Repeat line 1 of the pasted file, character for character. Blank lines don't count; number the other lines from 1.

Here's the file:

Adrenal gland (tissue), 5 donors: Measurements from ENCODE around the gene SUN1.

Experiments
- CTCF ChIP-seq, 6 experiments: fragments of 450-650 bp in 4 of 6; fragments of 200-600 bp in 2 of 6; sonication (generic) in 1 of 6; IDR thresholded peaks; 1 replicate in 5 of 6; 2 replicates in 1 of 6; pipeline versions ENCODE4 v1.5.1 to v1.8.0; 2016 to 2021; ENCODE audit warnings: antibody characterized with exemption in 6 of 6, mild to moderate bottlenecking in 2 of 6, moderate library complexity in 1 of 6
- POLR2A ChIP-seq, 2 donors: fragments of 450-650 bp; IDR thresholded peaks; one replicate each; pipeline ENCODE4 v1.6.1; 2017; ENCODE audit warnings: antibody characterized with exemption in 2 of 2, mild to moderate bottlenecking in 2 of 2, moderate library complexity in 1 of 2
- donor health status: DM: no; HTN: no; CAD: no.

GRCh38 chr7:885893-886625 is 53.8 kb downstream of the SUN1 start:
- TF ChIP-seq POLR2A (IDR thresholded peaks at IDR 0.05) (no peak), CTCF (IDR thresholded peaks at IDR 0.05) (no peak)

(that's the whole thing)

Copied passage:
Adrenal gland (tissue), 5 donors: Measurements from ENCODE around the gene SUN1.